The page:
Capitolism

Independent in All Things, Neutral in Nothing

Review: Robert Morgan’s Boone

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My uncle recommended Boone: A Biography by Robert Morgan to me. Morgan has crafted that rare biography in which the critical lessons of the subject do not become lost in the details of his life. Indeed, Morgan evokes those lessons in the best pieces of writing in the book; the lessons seem to haunt the pages.

Morgan especially calls forth Boone the hunter; Boone loving the solitude of the forest; Boone with a contradictory legacy as a trailblazer, but an unwitting destroyer of much that he loved; Boone the man unable to manage business affairs and finances; Boone the respecter of Indians and their cultures; and perhaps most of all, Boone the man of peace in a world continually by war.

Some of my favorite quotes:

“It is an odd fact that those who accomplish the most often spend years fumbling and stumbling to find what it is they can achieve. The first half of a life may be given to experiment, trial and error, failure after failure.”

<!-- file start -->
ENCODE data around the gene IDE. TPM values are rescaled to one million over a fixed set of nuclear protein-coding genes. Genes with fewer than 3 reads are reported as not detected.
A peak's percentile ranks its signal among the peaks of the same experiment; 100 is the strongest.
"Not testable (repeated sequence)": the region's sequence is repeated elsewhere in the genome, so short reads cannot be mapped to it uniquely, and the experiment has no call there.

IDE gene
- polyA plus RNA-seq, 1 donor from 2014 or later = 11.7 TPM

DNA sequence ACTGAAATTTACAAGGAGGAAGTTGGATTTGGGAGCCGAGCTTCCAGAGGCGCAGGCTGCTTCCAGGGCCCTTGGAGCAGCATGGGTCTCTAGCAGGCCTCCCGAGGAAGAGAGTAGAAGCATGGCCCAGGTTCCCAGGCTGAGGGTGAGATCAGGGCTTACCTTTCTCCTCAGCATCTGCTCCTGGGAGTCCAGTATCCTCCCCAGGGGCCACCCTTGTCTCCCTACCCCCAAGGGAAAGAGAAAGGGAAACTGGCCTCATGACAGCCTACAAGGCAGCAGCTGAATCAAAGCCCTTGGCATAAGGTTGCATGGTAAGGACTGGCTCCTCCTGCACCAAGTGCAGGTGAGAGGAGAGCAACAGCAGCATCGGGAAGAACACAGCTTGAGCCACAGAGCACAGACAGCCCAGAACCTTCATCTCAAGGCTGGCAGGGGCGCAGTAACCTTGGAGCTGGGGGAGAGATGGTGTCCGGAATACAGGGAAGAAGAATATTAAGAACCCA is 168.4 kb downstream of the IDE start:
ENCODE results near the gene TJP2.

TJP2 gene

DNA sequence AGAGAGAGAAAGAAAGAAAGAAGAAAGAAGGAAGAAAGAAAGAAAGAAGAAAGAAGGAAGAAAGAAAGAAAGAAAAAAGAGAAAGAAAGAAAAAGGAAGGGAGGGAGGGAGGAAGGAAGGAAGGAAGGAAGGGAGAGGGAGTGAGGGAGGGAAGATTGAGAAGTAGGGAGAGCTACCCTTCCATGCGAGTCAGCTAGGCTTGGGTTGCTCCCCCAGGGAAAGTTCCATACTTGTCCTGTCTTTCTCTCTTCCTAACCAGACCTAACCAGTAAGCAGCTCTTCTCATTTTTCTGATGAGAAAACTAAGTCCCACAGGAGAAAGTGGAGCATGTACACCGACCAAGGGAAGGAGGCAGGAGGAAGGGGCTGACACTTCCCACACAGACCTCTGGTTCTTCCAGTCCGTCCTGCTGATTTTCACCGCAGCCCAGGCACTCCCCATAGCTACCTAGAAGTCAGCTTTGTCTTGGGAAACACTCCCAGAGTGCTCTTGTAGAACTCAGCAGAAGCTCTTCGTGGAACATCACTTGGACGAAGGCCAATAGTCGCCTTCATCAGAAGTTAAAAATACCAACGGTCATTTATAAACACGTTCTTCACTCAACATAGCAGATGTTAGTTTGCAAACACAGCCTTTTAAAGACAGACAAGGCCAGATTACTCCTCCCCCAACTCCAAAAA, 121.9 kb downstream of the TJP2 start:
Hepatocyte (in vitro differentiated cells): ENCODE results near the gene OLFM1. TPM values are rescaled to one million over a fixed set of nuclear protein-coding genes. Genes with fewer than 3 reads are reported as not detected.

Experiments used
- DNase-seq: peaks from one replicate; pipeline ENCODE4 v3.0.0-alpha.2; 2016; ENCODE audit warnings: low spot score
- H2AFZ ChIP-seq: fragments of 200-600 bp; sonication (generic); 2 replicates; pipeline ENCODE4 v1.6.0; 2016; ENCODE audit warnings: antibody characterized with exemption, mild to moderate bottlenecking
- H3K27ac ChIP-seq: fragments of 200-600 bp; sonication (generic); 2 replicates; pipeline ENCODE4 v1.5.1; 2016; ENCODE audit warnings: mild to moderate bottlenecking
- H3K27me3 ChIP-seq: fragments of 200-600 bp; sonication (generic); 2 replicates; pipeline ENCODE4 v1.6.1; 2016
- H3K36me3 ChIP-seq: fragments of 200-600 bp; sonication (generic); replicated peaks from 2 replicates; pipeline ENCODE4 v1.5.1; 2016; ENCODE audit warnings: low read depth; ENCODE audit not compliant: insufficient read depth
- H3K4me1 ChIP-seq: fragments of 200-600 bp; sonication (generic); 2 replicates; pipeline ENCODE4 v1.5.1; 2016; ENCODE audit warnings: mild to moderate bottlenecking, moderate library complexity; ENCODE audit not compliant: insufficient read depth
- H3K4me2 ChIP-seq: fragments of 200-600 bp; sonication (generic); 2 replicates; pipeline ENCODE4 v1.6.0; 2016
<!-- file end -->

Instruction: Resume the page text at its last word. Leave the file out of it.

“There is no more important milestone in a man’s life than the death of his father.”

“In his midthirties a man either reaches out toward risk and glory or stays within the routines of the expected and ordinary.”

“Two years may be the time it takes to leave behind one’s old self and see the world in a larger, clearer way.”

I’m glad my uncle made this recommendation. Morgan has made a fine contribution to American biography, and to the philosophy of a life well-lived.

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Written by Russell S.

November 17, 2011 at 9:52 pm

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  1. […] Boone: A Biography — Robert Morgan […]


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